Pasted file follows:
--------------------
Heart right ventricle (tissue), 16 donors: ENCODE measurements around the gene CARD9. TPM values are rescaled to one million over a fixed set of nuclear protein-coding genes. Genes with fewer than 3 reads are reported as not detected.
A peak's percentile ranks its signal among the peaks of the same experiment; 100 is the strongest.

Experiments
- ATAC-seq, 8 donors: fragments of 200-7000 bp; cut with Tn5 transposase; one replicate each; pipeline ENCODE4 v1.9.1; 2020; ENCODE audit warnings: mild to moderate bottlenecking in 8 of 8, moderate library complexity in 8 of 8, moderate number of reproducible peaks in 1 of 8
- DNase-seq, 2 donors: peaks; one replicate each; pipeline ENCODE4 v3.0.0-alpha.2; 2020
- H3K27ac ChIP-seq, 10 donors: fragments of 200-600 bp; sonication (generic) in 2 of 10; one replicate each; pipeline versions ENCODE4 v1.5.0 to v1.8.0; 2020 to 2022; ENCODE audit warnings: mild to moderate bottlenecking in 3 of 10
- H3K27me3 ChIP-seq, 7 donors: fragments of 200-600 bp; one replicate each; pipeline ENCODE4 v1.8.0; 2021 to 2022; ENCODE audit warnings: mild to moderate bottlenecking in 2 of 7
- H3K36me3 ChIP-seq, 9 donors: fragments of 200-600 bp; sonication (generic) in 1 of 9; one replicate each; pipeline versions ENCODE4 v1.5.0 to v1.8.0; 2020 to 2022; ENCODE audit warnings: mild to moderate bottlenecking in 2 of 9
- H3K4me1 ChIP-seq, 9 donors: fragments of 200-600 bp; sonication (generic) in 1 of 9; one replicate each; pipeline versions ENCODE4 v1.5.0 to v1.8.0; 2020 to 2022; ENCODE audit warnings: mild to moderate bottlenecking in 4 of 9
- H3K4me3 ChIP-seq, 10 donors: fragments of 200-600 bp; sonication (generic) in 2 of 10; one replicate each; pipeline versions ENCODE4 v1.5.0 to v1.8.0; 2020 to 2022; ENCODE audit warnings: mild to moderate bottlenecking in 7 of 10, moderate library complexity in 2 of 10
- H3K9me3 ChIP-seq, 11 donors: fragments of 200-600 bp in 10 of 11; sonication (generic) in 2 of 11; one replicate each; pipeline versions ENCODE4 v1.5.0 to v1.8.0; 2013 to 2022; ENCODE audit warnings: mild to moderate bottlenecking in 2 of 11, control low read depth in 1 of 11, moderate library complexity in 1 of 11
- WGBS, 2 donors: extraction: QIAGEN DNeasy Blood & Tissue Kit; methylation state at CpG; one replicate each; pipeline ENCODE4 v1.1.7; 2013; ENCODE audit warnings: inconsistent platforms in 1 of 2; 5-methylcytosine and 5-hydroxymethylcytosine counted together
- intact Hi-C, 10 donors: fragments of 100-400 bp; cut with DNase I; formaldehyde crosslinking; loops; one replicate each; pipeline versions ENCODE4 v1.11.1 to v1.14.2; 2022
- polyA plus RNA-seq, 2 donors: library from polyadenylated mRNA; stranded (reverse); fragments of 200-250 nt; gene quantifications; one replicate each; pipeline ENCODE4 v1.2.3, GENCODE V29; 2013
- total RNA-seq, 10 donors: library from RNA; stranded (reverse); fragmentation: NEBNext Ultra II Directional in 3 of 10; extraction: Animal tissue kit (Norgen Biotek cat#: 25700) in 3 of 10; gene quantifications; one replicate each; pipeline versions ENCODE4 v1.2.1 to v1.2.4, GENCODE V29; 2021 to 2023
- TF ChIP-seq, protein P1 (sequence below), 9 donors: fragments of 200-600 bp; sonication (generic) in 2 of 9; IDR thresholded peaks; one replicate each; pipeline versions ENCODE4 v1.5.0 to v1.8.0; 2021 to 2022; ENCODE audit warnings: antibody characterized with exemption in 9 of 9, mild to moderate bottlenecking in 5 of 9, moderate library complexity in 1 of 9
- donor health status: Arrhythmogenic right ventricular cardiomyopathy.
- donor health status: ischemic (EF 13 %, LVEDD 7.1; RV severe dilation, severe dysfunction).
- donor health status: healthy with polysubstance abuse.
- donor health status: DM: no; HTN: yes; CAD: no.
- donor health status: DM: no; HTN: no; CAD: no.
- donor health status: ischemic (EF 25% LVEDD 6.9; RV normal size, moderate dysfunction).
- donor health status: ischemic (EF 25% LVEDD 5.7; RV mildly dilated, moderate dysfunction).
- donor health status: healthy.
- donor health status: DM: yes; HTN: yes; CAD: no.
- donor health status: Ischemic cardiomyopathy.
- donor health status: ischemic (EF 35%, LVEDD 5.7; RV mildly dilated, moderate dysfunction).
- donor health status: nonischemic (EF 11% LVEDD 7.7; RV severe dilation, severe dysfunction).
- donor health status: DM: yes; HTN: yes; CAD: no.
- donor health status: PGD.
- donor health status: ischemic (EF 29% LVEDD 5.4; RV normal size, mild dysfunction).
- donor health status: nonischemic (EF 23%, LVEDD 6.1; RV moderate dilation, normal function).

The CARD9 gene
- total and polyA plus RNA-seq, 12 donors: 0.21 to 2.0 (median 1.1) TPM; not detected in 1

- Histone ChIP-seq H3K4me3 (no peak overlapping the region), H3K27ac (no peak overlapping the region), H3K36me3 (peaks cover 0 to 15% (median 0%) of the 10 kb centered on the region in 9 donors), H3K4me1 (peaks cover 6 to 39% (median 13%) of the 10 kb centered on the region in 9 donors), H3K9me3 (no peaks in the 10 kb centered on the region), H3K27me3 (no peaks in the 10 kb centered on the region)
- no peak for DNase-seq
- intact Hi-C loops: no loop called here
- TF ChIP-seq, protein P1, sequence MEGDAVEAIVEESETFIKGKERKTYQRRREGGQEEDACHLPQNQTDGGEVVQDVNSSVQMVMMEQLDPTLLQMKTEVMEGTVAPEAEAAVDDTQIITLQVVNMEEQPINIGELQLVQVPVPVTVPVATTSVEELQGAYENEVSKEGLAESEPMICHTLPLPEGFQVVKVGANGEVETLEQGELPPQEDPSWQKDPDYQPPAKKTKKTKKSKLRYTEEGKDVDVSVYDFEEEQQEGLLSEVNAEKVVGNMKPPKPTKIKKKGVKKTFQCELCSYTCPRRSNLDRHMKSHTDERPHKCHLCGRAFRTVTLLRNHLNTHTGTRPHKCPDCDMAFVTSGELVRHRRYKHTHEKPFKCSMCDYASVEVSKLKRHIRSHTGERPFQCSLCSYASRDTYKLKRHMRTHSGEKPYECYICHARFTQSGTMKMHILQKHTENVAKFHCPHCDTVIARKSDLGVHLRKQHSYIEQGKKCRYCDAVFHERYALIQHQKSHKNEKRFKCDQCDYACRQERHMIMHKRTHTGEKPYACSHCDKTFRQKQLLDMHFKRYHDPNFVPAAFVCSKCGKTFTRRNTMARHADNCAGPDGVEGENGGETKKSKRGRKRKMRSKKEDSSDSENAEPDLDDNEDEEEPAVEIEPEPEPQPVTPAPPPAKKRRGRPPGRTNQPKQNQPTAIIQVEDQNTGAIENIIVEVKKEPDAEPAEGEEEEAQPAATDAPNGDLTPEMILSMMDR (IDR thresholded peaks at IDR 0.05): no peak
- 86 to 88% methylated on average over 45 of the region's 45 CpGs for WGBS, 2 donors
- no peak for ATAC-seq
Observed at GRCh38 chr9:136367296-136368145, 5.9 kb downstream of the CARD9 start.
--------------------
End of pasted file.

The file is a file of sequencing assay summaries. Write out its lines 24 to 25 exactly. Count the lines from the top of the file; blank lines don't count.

- donor health status: healthy.
- donor health status: DM: yes; HTN: yes; CAD: no.